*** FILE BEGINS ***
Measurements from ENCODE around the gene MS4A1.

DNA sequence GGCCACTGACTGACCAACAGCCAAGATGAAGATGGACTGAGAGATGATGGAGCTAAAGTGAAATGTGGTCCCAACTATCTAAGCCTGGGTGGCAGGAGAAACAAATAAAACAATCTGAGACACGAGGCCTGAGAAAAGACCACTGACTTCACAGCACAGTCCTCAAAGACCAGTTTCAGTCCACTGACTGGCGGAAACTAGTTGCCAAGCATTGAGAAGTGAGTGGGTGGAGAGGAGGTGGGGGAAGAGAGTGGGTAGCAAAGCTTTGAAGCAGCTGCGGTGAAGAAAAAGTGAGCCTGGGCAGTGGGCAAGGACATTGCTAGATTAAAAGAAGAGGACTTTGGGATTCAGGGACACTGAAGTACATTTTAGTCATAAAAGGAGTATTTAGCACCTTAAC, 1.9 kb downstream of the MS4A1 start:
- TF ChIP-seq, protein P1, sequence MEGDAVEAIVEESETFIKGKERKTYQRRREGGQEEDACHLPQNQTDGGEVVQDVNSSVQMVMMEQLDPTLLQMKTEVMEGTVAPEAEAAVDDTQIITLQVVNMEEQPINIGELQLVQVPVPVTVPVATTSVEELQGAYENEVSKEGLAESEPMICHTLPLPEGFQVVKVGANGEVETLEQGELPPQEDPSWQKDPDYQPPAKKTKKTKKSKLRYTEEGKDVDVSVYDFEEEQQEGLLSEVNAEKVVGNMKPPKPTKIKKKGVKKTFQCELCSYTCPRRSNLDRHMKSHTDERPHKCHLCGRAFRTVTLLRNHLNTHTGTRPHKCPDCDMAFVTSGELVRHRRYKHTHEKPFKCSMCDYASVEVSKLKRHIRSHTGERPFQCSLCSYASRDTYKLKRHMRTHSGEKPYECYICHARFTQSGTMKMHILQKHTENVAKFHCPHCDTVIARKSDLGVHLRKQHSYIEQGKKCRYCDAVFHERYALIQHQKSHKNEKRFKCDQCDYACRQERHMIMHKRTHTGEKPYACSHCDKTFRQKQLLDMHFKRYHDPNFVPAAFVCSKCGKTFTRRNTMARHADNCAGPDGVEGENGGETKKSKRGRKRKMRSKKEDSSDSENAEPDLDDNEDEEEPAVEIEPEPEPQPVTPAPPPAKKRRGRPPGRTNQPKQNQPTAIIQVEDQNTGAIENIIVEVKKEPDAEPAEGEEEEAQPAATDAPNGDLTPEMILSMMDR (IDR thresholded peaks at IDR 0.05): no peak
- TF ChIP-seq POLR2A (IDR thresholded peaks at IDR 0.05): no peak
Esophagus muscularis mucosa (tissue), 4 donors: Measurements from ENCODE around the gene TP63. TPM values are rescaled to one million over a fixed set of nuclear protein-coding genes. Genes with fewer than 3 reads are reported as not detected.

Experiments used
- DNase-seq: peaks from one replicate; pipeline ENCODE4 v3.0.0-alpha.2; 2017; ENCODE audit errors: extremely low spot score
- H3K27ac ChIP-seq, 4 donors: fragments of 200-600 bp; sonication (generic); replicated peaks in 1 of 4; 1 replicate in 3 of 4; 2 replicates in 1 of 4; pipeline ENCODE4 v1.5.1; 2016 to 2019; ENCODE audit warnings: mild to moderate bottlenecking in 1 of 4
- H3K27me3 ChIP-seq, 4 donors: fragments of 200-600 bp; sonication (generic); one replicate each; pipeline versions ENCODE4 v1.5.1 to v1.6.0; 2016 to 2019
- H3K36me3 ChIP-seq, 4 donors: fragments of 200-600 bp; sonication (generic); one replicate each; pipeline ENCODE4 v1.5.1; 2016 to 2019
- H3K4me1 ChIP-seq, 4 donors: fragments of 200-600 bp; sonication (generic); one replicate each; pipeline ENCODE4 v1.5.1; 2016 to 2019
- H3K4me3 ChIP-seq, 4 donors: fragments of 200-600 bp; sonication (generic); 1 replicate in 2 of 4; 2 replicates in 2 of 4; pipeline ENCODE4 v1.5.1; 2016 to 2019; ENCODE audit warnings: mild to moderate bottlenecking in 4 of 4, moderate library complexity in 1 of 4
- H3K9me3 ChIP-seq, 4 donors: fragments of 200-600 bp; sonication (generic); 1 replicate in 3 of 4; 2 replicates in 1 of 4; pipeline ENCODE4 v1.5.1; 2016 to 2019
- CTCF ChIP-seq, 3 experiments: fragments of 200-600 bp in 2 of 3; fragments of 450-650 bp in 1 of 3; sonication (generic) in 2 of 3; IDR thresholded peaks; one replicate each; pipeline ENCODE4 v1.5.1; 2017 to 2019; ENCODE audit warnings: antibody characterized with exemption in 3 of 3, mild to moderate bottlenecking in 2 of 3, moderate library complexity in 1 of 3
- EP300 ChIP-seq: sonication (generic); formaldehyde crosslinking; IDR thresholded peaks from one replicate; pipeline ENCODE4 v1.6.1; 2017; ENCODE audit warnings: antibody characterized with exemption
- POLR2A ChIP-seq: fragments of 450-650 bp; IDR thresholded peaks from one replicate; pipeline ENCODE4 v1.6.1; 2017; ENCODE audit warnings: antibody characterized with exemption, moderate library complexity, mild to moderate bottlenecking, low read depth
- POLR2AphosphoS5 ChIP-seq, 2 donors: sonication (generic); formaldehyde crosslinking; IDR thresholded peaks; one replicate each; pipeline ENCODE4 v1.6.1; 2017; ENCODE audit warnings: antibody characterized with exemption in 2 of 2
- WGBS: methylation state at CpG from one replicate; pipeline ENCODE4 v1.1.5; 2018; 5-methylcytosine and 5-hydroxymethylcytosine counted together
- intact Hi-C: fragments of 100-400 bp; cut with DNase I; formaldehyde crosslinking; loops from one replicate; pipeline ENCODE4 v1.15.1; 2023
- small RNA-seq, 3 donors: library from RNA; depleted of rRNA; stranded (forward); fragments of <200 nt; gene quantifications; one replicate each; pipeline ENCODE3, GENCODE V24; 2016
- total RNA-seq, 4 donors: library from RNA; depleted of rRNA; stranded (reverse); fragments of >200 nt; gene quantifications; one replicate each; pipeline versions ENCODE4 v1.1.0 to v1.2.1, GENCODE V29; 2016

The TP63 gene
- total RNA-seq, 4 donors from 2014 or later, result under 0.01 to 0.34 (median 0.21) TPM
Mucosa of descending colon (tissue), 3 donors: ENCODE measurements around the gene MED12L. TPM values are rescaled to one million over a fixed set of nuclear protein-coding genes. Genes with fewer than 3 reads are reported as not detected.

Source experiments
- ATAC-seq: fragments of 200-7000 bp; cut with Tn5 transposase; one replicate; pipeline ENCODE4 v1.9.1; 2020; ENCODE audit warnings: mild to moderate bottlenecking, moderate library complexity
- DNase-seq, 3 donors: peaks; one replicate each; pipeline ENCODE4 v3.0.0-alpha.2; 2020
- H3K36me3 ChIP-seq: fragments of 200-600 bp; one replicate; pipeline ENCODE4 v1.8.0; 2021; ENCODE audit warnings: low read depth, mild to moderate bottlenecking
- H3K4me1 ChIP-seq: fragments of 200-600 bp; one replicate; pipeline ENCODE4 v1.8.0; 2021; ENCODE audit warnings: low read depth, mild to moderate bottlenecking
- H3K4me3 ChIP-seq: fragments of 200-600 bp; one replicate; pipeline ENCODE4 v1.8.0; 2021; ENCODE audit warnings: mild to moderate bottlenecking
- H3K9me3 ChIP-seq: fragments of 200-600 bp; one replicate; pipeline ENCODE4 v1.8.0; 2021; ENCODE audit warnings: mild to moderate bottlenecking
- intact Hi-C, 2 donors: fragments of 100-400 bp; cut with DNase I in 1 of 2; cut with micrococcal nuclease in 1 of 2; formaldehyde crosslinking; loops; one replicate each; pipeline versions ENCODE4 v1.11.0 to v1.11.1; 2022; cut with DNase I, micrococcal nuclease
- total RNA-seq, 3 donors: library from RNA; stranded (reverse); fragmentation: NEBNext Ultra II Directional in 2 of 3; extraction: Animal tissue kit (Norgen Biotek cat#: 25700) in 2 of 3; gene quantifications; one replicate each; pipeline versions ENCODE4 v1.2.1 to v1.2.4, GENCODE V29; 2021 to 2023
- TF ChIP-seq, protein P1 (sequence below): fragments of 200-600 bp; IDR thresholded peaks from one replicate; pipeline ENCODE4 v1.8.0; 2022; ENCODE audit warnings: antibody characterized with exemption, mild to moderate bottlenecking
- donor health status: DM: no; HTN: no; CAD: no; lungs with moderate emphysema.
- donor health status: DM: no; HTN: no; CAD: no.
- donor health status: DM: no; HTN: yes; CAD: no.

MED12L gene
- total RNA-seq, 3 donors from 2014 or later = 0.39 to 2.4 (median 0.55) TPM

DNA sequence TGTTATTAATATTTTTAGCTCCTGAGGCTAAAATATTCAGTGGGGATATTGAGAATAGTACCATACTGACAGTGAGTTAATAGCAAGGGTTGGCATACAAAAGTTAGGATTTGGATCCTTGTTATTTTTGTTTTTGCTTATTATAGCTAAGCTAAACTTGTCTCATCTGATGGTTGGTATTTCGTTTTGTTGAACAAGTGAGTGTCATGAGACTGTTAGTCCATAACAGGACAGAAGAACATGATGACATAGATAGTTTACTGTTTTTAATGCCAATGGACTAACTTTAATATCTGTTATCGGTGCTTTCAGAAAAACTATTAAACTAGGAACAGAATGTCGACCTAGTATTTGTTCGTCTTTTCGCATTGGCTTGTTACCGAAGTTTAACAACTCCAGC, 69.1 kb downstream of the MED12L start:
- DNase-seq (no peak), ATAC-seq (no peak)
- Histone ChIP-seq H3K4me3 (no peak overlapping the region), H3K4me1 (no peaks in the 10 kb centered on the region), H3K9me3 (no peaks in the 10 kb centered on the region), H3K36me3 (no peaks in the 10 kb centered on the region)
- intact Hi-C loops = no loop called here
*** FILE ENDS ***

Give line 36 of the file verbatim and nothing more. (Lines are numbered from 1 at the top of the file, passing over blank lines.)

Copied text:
- donor health status: DM: no; HTN: no; CAD: no.